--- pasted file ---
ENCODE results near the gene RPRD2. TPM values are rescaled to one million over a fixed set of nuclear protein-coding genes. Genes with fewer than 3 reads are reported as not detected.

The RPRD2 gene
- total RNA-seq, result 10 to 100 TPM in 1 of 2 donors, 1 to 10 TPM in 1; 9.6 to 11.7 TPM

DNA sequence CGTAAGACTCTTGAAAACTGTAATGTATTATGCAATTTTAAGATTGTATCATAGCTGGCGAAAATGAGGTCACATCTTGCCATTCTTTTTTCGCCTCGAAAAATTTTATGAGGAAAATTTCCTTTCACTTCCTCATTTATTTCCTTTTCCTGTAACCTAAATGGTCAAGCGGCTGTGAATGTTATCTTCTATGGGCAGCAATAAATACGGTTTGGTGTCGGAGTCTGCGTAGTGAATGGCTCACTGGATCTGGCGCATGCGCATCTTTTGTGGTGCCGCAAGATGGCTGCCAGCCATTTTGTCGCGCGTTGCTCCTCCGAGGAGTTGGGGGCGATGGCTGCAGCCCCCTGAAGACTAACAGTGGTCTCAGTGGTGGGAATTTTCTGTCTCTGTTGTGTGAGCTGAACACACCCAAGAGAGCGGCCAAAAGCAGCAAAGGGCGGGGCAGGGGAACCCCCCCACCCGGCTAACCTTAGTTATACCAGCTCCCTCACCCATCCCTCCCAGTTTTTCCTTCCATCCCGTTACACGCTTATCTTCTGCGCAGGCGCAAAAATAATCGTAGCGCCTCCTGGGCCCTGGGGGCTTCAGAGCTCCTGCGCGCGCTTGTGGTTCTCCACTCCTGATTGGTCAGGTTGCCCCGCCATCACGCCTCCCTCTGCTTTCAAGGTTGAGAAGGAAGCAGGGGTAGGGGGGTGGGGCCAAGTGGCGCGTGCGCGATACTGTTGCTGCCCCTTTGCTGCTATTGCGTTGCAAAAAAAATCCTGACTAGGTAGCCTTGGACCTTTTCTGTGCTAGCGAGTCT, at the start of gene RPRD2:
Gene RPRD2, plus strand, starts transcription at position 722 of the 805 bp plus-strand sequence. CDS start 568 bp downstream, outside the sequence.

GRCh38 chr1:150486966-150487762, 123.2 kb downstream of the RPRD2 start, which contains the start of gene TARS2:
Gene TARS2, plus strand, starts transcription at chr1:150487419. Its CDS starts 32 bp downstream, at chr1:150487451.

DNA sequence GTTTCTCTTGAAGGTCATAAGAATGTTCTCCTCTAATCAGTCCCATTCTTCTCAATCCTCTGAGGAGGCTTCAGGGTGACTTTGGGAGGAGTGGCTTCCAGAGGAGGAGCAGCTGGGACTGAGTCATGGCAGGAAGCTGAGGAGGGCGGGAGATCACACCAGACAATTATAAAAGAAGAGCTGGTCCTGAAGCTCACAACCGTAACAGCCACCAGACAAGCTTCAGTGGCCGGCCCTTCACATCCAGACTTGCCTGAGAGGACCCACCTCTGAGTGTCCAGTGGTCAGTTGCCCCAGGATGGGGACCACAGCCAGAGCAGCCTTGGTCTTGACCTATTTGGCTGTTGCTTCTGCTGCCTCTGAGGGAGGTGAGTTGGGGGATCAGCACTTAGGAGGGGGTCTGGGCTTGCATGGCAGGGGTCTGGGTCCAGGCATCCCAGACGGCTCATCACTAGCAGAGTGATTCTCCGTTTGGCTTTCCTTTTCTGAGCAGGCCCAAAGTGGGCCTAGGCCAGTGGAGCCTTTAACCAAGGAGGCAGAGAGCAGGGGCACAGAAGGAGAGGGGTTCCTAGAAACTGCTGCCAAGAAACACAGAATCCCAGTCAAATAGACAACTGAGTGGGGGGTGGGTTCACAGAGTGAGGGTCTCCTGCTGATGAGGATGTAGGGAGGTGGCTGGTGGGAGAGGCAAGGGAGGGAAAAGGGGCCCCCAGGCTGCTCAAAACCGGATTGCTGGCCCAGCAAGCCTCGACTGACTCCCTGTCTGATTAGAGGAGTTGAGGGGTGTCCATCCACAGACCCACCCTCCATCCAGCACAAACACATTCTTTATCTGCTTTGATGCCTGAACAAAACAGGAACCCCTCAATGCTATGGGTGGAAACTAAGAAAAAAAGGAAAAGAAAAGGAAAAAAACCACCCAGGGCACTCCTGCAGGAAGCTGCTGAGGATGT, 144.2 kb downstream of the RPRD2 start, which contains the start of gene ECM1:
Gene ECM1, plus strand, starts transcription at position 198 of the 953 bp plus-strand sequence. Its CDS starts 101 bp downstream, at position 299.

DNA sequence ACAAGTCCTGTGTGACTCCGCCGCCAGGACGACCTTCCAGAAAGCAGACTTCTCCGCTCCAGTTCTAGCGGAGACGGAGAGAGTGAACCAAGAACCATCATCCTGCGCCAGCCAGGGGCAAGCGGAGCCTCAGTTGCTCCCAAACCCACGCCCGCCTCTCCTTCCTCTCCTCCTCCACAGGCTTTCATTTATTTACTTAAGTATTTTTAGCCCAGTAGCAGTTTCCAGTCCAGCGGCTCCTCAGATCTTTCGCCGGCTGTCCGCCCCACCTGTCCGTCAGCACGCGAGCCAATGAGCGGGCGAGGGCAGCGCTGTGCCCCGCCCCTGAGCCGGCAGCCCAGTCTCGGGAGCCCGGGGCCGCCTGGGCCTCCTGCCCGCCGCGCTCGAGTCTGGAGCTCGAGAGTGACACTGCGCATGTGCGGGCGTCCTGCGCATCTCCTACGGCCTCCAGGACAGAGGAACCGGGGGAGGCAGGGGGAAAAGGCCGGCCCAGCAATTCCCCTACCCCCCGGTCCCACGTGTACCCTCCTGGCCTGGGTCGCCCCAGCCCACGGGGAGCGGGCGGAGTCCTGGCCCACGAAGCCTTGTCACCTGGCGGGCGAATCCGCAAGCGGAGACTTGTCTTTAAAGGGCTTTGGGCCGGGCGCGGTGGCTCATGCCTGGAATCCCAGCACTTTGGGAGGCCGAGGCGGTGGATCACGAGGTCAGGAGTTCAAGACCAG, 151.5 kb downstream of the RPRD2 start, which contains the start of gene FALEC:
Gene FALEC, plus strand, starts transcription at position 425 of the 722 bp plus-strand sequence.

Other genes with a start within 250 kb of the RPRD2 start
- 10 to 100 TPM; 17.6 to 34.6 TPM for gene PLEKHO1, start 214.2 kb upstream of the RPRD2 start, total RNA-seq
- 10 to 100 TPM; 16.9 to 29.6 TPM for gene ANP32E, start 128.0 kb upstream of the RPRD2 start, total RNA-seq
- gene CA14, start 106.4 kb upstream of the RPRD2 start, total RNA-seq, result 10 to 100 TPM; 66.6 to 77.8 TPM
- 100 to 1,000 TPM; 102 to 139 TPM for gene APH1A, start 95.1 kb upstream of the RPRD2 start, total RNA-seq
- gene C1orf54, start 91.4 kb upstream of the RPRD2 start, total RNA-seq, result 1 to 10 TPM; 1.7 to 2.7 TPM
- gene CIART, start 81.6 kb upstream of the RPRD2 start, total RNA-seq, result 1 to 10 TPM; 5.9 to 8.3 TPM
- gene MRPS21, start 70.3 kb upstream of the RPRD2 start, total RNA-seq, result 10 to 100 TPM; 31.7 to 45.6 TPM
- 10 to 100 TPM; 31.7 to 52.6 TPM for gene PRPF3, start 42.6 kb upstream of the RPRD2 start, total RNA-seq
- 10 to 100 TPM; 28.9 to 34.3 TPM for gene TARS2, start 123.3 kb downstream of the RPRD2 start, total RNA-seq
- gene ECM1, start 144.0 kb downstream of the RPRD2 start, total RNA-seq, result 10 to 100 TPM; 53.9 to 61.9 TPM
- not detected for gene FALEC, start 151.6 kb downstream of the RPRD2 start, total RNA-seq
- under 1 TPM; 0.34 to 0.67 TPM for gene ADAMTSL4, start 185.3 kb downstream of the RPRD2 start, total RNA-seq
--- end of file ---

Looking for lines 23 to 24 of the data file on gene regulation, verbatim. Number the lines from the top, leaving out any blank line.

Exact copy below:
- not detected for gene FALEC, start 151.6 kb downstream of the RPRD2 start, total RNA-seq
- under 1 TPM; 0.34 to 0.67 TPM for gene ADAMTSL4, start 185.3 kb downstream of the RPRD2 start, total RNA-seq